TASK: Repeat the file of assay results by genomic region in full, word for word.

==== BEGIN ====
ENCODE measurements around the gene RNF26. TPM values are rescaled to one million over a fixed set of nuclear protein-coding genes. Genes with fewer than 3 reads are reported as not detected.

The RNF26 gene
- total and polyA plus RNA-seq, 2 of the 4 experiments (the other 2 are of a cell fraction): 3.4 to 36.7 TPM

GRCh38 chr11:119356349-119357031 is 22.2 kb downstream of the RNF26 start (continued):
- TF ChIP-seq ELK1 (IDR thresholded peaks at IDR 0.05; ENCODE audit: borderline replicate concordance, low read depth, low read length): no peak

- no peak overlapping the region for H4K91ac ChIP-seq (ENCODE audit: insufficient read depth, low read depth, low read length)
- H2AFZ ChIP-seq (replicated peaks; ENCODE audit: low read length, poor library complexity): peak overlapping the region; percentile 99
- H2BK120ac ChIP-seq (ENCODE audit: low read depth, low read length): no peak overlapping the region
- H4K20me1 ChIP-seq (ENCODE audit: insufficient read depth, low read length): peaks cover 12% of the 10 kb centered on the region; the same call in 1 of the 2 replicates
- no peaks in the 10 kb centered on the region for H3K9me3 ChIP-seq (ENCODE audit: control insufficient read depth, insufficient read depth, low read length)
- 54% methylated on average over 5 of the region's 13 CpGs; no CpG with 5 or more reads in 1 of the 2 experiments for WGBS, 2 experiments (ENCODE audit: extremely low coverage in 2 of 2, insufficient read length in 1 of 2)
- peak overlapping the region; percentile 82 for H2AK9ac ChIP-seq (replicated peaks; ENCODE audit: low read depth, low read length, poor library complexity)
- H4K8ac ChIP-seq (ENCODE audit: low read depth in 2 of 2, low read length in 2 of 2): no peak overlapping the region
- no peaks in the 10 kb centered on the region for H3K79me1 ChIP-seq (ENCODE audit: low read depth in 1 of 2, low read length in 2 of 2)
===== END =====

ENCODE measurements around the gene RNF26. TPM values are rescaled to one million over a fixed set of nuclear protein-coding genes. Genes with fewer than 3 reads are reported as not detected.

The RNF26 gene
- total and polyA plus RNA-seq, 2 of the 4 experiments (the other 2 are of a cell fraction): 3.4 to 36.7 TPM

GRCh38 chr11:119356349-119357031 is 22.2 kb downstream of the RNF26 start (continued):
- TF ChIP-seq ELK1 (IDR thresholded peaks at IDR 0.05; ENCODE audit: borderline replicate concordance, low read depth, low read length): no peak

- no peak overlapping the region for H4K91ac ChIP-seq (ENCODE audit: insufficient read depth, low read depth, low read length)
- H2AFZ ChIP-seq (replicated peaks; ENCODE audit: low read length, poor library complexity): peak overlapping the region; percentile 99
- H2BK120ac ChIP-seq (ENCODE audit: low read depth, low read length): no peak overlapping the region
- H4K20me1 ChIP-seq (ENCODE audit: insufficient read depth, low read length): peaks cover 12% of the 10 kb centered on the region; the same call in 1 of the 2 replicates
- no peaks in the 10 kb centered on the region for H3K9me3 ChIP-seq (ENCODE audit: control insufficient read depth, insufficient read depth, low read length)
- 54% methylated on average over 5 of the region's 13 CpGs; no CpG with 5 or more reads in 1 of the 2 experiments for WGBS, 2 experiments (ENCODE audit: extremely low coverage in 2 of 2, insufficient read length in 1 of 2)
- peak overlapping the region; percentile 82 for H2AK9ac ChIP-seq (replicated peaks; ENCODE audit: low read depth, low read length, poor library complexity)
- H4K8ac ChIP-seq (ENCODE audit: low read depth in 2 of 2, low read length in 2 of 2): no peak overlapping the region
- no peaks in the 10 kb centered on the region for H3K79me1 ChIP-seq (ENCODE audit: low read depth in 1 of 2, low read length in 2 of 2)